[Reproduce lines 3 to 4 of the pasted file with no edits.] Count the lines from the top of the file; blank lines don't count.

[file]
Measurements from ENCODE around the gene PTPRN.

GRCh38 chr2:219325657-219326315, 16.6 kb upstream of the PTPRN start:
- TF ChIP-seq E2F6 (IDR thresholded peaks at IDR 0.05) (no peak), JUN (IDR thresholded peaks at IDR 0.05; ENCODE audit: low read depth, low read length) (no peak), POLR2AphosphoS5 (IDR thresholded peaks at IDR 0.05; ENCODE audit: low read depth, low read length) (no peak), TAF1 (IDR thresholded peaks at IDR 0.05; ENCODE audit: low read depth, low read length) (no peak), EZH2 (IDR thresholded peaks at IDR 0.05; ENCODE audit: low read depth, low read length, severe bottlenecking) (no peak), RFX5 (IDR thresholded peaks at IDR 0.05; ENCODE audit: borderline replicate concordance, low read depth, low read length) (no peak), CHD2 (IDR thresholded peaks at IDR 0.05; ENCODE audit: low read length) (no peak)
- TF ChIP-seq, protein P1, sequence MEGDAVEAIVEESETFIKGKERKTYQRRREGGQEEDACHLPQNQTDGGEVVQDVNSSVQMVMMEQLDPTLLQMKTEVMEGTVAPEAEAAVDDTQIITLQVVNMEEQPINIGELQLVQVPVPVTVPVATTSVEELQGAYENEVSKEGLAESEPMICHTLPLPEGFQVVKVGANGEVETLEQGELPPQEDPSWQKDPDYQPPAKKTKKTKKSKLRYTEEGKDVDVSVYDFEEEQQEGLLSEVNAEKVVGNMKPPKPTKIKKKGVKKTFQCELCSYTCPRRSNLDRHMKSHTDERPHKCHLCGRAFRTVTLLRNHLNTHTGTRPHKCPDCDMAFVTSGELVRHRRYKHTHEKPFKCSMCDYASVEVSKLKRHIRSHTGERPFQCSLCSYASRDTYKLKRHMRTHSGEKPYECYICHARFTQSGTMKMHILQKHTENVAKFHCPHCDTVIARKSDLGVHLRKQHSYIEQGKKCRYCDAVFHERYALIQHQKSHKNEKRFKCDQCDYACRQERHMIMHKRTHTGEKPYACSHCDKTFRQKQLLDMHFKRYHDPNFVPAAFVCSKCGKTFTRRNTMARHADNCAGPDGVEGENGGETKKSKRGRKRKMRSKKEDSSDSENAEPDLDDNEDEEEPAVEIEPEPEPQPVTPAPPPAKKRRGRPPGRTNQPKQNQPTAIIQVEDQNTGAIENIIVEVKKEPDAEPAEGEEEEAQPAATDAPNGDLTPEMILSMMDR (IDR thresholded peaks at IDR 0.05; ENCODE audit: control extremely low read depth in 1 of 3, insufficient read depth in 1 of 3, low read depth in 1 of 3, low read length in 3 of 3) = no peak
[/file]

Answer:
- TF ChIP-seq E2F6 (IDR thresholded peaks at IDR 0.05) (no peak), JUN (IDR thresholded peaks at IDR 0.05; ENCODE audit: low read depth, low read length) (no peak), POLR2AphosphoS5 (IDR thresholded peaks at IDR 0.05; ENCODE audit: low read depth, low read length) (no peak), TAF1 (IDR thresholded peaks at IDR 0.05; ENCODE audit: low read depth, low read length) (no peak), EZH2 (IDR thresholded peaks at IDR 0.05; ENCODE audit: low read depth, low read length, severe bottlenecking) (no peak), RFX5 (IDR thresholded peaks at IDR 0.05; ENCODE audit: borderline replicate concordance, low read depth, low read length) (no peak), CHD2 (IDR thresholded peaks at IDR 0.05; ENCODE audit: low read length) (no peak)
- TF ChIP-seq, protein P1, sequence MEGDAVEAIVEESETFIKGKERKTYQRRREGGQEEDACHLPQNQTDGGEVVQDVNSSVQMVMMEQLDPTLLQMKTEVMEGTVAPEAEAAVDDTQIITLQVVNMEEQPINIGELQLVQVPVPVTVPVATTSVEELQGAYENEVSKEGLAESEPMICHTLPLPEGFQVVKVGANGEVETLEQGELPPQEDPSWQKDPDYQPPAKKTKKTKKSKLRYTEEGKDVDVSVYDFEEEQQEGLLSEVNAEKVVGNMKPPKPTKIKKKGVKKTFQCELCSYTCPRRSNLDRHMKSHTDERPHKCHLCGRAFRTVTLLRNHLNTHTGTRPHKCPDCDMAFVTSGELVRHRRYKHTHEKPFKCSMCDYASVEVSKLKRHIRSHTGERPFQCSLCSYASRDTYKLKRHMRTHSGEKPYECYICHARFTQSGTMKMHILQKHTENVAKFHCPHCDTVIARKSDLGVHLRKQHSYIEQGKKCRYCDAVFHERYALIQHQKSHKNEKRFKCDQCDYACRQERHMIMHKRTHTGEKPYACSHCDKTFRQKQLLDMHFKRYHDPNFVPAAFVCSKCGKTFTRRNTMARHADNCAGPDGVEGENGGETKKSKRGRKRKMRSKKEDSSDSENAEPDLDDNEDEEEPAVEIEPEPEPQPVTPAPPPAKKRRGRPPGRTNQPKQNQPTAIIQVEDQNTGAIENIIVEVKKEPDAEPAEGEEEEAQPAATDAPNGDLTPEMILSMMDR (IDR thresholded peaks at IDR 0.05; ENCODE audit: control extremely low read depth in 1 of 3, insufficient read depth in 1 of 3, low read depth in 1 of 3, low read length in 3 of 3) = no peak